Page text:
Appellant contends that the Township zoning ordinance is either de jure or de facto exclusionary with regard to the rental of trailers, vans and trucks. A person alleging a de jure exclusion must establish that the ordinance, on its face, totally bans a legitimate use. A de facto exclusion, on the other hand, is established where an ordinance permits a use on its face, but when applied acts to prohibit the use throughout the municipality. Christ United Methodist Church v. Municipality of Bethel Park, 58 Pa. Commonwealth Ct. 610, 428 A.2d 745 (1981).

With respect to de jure exclusion, the most Appellant has shown is that the ordinance prohibits the rental of vehicles in conjunction with a gasoline service station. The Board of Supervisors concluded, however, that a separate rental facility could be operated in any of the four "LI" Limited Industrial districts in the Township. We also agree with the court of common pleas that such a rental facility could be operated as a separate business by special exception in the commercial district. See Zajac v. Zoning Hearing Board of Mifflin Township, 41 Pa. Commonwealth Ct. 7, 398 A.2d 244 (1979) (in order to be valid an ordinance need not allow a use absolutely, but may permit it conditionally by special exception). Thus, the subject ordinance does not facially ban the business of renting trailers, vans and trucks.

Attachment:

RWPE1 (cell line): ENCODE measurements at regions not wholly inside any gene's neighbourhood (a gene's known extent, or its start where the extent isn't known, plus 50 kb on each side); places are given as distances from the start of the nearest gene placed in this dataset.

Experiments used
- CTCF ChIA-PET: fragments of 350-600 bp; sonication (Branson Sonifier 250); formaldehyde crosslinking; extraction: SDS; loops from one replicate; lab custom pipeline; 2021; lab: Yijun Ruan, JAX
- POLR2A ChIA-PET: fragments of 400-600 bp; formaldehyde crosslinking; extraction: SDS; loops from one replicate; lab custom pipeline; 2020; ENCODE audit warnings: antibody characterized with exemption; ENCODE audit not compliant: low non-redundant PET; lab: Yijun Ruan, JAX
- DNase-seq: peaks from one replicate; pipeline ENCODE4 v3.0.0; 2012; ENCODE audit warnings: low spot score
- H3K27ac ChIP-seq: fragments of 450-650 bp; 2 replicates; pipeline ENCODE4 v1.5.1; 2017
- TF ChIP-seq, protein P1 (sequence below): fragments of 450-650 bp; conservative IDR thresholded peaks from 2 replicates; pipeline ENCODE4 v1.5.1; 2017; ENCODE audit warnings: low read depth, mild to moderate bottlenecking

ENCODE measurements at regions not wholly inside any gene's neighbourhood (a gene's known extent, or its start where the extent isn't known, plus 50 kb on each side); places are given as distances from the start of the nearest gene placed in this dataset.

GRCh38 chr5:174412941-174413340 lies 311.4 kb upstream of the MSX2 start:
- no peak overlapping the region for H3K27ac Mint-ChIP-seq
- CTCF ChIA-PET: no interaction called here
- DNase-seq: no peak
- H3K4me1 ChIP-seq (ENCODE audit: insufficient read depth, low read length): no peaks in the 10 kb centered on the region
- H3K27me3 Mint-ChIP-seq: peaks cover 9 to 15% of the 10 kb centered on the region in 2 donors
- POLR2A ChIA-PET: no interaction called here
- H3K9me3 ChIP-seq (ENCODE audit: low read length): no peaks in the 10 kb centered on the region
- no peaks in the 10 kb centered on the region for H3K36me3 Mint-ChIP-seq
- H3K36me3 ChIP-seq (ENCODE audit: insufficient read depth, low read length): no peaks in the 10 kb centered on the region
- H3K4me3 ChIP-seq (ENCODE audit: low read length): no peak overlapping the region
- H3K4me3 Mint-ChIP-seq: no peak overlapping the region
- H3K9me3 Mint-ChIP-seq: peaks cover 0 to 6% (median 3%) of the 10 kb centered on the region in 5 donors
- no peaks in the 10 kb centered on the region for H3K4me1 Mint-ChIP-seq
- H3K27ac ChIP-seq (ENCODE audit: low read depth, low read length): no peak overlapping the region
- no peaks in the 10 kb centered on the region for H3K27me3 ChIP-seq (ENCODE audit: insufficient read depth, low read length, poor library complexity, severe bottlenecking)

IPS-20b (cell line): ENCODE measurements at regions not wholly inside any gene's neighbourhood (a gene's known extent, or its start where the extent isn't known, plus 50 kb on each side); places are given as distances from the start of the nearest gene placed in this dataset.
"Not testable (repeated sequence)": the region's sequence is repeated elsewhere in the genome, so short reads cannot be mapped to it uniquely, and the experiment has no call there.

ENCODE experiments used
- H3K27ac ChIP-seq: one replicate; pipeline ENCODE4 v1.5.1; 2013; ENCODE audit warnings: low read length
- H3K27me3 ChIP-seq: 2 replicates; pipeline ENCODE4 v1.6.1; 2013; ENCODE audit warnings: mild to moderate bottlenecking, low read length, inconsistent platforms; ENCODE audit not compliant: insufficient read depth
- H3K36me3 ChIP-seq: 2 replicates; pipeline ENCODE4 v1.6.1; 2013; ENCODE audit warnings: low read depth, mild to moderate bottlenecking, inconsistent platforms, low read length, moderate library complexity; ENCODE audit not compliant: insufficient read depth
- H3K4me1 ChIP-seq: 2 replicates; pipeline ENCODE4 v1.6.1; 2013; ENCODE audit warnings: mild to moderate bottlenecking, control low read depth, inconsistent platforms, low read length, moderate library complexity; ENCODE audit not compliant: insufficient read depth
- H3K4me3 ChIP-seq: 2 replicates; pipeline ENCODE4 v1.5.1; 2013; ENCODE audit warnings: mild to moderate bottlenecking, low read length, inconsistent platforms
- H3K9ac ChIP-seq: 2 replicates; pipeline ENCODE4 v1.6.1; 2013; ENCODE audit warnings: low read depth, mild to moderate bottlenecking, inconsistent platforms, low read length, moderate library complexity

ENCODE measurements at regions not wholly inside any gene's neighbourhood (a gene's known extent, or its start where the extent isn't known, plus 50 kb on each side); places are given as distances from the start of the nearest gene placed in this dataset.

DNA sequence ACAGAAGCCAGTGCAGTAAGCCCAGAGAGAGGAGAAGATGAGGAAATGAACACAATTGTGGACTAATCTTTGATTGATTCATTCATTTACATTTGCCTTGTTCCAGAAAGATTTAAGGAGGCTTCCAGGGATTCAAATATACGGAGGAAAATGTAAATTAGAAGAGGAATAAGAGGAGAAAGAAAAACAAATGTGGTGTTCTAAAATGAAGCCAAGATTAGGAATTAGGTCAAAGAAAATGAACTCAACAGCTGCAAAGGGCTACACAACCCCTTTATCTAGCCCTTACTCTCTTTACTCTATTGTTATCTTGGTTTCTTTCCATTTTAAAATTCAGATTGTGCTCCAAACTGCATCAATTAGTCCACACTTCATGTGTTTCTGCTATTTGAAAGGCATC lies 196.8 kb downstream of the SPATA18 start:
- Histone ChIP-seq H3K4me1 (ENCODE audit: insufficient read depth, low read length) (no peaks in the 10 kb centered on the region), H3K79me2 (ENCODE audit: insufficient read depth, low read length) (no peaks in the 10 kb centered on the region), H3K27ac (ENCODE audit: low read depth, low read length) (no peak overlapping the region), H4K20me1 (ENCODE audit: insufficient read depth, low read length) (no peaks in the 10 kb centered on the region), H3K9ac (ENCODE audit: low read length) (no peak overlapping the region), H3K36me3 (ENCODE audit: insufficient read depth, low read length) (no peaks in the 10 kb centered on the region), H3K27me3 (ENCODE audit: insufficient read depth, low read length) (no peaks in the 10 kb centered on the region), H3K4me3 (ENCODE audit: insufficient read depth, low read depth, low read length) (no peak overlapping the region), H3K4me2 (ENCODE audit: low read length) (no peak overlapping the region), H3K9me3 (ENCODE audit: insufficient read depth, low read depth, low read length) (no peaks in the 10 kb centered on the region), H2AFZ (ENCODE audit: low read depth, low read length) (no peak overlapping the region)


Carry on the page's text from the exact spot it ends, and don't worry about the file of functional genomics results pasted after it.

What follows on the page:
With regard to de facto exclusion, Appellant has simply failed to adduce any evidence demonstrating that the ordinance, as applied, acts to exclude vehicle rental facilities. The testimony presented before the Board of Supervisors was directed at establishing a

[ 85 Pa. Commw. Page 169]